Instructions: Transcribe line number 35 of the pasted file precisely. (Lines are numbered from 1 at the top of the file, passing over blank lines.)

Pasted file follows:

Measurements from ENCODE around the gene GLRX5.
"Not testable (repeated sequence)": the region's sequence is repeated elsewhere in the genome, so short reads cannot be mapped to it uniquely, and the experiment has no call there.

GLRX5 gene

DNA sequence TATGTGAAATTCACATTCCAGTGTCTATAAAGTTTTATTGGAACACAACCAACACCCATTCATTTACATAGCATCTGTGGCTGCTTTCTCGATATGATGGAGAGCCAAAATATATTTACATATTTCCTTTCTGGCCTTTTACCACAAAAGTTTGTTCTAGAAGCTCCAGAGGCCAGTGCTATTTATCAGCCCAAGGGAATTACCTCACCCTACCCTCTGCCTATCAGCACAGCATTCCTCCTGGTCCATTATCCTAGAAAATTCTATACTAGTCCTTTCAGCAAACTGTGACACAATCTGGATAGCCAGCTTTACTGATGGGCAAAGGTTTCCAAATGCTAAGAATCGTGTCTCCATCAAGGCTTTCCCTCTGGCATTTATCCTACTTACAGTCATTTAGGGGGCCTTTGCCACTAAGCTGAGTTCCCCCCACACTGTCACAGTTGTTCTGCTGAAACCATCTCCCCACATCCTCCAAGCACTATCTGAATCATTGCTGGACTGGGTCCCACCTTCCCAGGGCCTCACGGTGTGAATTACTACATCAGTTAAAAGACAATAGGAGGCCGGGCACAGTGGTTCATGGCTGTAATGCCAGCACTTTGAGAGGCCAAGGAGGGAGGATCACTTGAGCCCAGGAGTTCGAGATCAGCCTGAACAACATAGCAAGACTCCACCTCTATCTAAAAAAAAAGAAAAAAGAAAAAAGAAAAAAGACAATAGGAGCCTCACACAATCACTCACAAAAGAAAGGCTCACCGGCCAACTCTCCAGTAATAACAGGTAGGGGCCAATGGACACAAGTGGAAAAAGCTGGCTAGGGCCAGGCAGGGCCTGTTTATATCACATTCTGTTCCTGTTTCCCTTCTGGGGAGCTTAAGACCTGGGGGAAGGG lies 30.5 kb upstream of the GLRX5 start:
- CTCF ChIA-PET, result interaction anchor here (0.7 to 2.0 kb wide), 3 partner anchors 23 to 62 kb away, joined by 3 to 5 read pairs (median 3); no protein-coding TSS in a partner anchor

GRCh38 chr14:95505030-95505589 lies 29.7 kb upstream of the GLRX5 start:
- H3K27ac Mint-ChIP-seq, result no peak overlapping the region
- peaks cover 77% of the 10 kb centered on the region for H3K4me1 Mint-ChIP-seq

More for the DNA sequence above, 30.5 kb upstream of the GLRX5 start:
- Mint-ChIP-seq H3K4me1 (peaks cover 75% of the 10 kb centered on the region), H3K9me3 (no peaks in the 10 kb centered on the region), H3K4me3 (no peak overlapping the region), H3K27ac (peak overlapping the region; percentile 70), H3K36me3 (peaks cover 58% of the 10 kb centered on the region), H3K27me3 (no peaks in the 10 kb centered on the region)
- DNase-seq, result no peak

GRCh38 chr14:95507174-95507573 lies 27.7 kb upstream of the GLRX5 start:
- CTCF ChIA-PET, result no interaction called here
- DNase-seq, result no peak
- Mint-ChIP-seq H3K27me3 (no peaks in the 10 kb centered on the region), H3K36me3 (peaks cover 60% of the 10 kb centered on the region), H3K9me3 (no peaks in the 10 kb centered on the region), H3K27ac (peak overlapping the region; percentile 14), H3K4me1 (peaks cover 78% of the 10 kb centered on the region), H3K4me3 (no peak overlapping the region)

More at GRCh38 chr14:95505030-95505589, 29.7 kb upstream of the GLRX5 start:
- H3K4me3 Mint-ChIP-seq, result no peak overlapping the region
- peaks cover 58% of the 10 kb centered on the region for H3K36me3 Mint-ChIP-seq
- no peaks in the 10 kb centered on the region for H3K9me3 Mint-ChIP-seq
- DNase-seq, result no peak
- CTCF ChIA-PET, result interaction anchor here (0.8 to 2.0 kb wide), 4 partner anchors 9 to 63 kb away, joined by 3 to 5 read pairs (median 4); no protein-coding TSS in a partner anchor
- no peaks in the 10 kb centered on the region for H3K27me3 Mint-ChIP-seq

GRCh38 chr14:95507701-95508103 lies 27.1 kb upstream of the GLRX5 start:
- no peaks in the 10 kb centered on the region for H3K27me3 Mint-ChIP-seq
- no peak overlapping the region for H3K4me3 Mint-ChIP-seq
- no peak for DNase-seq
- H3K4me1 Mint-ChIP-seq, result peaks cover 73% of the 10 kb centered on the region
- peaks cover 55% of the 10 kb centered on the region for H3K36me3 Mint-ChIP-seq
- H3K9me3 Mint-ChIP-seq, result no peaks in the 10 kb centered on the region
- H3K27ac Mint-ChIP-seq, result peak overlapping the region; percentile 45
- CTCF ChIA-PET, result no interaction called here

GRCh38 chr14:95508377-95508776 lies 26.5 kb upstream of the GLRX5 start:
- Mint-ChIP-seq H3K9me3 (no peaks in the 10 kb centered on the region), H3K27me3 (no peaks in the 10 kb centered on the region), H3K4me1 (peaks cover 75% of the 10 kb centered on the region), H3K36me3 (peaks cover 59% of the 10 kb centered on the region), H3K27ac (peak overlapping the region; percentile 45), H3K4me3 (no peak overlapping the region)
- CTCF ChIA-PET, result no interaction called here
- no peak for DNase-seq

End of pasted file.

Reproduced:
- no peak for DNase-seq